Sok Siphana, Cambodia’s secretary of state for commerce, said the U.S. decision proves that working conditions have improved.

“Overall we did a good job in terms of (International Labor Organization) labor standards,” he told reporters. “To focus on a few incidents here and there is looking for the sensational and not a fair representation of the industry.”

But union leaders say Cambodian labor officials often overlook abusive conditions in return for payoffs from factory owners who complain that stringent labor standards will prompt them to move to China and Vietnam, communist states where genuine unions are tolerated even less than in Cambodia.

At Sam Han, union leaders say there have been some visible improvements since the pact brokered by Gap. Kao Poeun, a union adviser, says intimidation with guns has ended.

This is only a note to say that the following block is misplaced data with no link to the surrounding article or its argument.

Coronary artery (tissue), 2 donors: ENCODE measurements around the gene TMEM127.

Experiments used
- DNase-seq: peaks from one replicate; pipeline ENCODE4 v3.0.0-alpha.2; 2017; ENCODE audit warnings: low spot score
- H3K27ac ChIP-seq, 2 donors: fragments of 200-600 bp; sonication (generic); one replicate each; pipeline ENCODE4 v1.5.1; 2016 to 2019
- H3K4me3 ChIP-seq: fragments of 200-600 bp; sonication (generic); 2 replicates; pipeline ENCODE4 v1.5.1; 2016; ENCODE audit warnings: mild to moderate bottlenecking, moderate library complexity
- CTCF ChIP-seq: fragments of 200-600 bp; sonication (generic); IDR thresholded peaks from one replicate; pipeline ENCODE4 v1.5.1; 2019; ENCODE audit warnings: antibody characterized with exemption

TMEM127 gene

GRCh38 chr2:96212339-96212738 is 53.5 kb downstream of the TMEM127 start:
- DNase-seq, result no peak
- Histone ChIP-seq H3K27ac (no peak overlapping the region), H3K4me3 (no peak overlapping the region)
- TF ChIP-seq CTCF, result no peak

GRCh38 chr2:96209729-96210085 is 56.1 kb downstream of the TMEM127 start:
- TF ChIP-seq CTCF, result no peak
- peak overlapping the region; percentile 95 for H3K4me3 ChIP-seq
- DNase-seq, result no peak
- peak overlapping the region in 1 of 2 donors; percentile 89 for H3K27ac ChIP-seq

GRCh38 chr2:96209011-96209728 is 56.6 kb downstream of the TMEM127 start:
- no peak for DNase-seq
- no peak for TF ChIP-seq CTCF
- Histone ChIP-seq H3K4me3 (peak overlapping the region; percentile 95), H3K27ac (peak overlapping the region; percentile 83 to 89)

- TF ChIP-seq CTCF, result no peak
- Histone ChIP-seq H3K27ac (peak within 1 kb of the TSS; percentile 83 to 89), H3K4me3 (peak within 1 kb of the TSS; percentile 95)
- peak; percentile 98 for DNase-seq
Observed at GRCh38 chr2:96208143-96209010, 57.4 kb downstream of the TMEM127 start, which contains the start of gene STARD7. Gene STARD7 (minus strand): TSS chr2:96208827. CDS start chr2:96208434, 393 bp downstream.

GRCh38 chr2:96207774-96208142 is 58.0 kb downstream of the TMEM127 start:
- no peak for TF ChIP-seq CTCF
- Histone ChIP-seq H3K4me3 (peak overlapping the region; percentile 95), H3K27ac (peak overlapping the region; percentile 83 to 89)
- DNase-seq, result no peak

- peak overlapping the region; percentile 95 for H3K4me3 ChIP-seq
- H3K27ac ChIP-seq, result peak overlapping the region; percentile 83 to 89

But salary issues are still a problem, many workers say.

Several full-time employees told a reporter that they are earning as little as $20 in some months—well below the minimum wage. And in a one-day strike on Nov. 26, employees demanded that the factory abide by the law by paying double time on holidays and not forcing workers to put in overtime.

In response, Sam Han manager Park Byoung Gun says the average worker’s wage is $70 a month and attributed past violence against union leaders to personal disputes between workers and supervisors unrelated to labor activities. He also denied that management has ever orchestrated beatings and said supervisors were never allowed to bring guns inside the factory.

But for UNITE’s Weingarten, the situation in Cambodia and other developing nations will remain the same until U.S. retailers like Gap demand that contract factories pay higher salaries.

“Until Gap workers are given a decent wage,” he said, “they will continue to suffer.”